For most of my life, I have had a complicated relationship with my body.
The first thing to keep in mind is that I had severe eczema over most of my body until about 2 years ago when I started taking a biologic and the eczema was beaten back to nearly nothing. I mention the eczema in a post about being nonbinary because I want to be clear that a lot of my covering up with hoodies and long pants was because people are weird about rashes. They will give you dirty looks, stare at open sores, and generally be rude. On top of that, eczema burns like a bitch when it’s exposed to the air or the skin touches other skin, so covering the folds of my arms and legs helped to mitigate that constant pain. Due to the eczema, I covered up most of my body, and people often took that for being uncomfortable with my body. I was but not in the way they thought.
My build is what some people would call sturdy. I have muscle on my calves and straight, strong shoulders. Neither fat nor thin, just in the middle but sturdy enough and tall enough (though still average) that I am certainly not petite or slight. My chest is disproportionately large, but I’m not really curvy either. Before I realized I was nonbinary, I didn’t always like my body. A lot of this has to do with growing up in the late 90s and early 00s when the in look for women was thin, almost prepubescent in terms of build, and wearing 85 layers of tight clothing. The alternative was big boobed bimbo. No shade to the bimbos of the world, I love Dolly and Elvira, but the thought of people seeing me that way because my genes decided to grace me with a disproportionate amount of fat on my chest was alarming to say the least.
At that age, I couldn’t articulate how I felt, but the fact that I couldn’t control how people perceived me terrified me. I hate that people saw me as a woman and sexualized me the moment I wore feminine clothing. I already didn’t like feminine clothing. That had been an ongoing war with my mother since I was in late elementary school. I hated dresses, hated skirts, and only wore them when my mom insisted I had to dress up. Around 10, I discovered anime tshirts and cargo shorts in the boys section of Target and let out a sigh of relief. There were other options than the booty shorts or feminine capris the girls section had to offer. T-shirts and cargo shorts hid the things that made me uncomfortable. Puberty had been a special sort of hell as a neurodivergent person and as someone who, unbeknownst to them, was experiencing dysphoria.
By the time I got to high school, the thought of putting on feminine clothing filled me with a special kind of dread. Every time I had to wear something feminine for a school event or a holiday, it felt like I was wearing an incredibly ugly costume. You know the scene in Beauty and the Beast when Beast is in the tub and they give him that ridiculous haircut and he just deadpan says that he looks stupid? That’s how I felt. This was compounded upon by the ease of my cousins’ transition into adolescence where they (seemed) to happily wear makeup, feminine clothing, played with their hair. I constantly felt like I was doing a really bad job pretending to be a woman. The label chafed and sagged, like I filled out all the wrong places. At some point, I stopped caring. I was bad at womanhood, so be it. I kept my hair pulled back, wore t-shirts, jeans, and hoodies/pullovers while giving zero shits, but the fact that people still perceived me as a woman nagged at me.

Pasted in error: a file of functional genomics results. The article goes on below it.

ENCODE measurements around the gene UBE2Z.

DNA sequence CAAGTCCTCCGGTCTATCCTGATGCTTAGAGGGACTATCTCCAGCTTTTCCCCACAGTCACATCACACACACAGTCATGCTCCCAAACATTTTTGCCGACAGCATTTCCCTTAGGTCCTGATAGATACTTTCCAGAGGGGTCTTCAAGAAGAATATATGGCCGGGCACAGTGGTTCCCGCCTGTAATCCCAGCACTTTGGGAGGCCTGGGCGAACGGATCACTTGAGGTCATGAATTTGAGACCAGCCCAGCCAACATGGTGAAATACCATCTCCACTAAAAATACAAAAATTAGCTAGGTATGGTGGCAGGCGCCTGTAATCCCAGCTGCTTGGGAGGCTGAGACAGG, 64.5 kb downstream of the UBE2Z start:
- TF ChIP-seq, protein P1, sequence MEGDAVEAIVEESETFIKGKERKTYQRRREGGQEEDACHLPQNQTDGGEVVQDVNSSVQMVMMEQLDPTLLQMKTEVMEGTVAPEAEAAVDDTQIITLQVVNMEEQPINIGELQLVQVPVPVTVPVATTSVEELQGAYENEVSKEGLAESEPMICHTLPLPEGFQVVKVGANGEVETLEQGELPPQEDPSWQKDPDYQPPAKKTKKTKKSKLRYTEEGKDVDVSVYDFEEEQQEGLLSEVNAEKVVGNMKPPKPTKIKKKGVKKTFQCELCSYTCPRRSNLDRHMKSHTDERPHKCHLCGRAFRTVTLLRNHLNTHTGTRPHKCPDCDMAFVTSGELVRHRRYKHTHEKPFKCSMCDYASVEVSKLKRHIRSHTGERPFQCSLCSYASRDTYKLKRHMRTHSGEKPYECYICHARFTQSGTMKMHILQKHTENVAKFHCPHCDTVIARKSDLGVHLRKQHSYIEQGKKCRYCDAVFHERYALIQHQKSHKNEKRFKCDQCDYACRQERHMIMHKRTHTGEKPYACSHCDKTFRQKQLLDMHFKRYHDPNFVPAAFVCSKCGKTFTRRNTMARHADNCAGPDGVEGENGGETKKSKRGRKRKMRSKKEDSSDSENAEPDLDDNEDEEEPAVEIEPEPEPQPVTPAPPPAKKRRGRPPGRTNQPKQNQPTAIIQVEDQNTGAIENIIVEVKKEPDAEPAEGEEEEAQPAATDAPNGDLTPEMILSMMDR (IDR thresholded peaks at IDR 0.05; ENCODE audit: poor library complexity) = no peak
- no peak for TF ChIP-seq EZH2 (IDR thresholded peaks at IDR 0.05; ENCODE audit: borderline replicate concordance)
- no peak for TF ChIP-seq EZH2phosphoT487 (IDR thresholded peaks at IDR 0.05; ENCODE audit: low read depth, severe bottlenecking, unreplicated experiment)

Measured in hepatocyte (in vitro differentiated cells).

It wasn’t until I was in graduate school (so around 24-ish?), I stumbled upon the term nonbinary, and it was like everything clicked. In the past, I had debated if I was a trans man. I saw Chaz Bono on Dancing with the Stars when I was in college, and while I felt not-feminine, I didn’t think I felt that masculine. I was caught in a weird middle ground between masculine and feminine, none of which particularly appealed to me. When I finally understood what nonbinary people were and that they existed, it was like oh, so there’s a word for all these feelings I’ve had for years. All those moments of panic and revulsion made sense. They were dysphoria. It also helped explain why some things that were seen as feminine by others didn’t bother me.
I didn’t hate my body, per se. I hate how others perceived my body. That it was simultaneously seen as feminine yet not feminine enough because I wasn’t petite, because I had strong shoulders and legs, because I didn’t like to wear makeup or wear dresses. None of these things are inherently masculine or feminine, but society arbitrarily ascribes gender to them (aka don’t @ me for this, you know what I mean). Suddenly, my body felt less wrong. I was never a woman. I have always been nonbinary but didn’t have the word for the feelings. My strong body mixed with my long hair, chest, and generally, neutral clothing felt right.
This mix of hard and soft feels right to me and has settled the war between my body and mind substantially. I still panic at the thought of clothing that is too gendered in either direction (or what my brain deems gendered), but my dysphoria has subsided. The freedom to buy clothes I want and to say, “F it, I’m buying from the men’s department,” without caring about other people’s judgment feels right. The more I branch out, the happier I am, and it’s been nice to see my partner exploring more feminine options (often my cast-offs) and loving how he looks.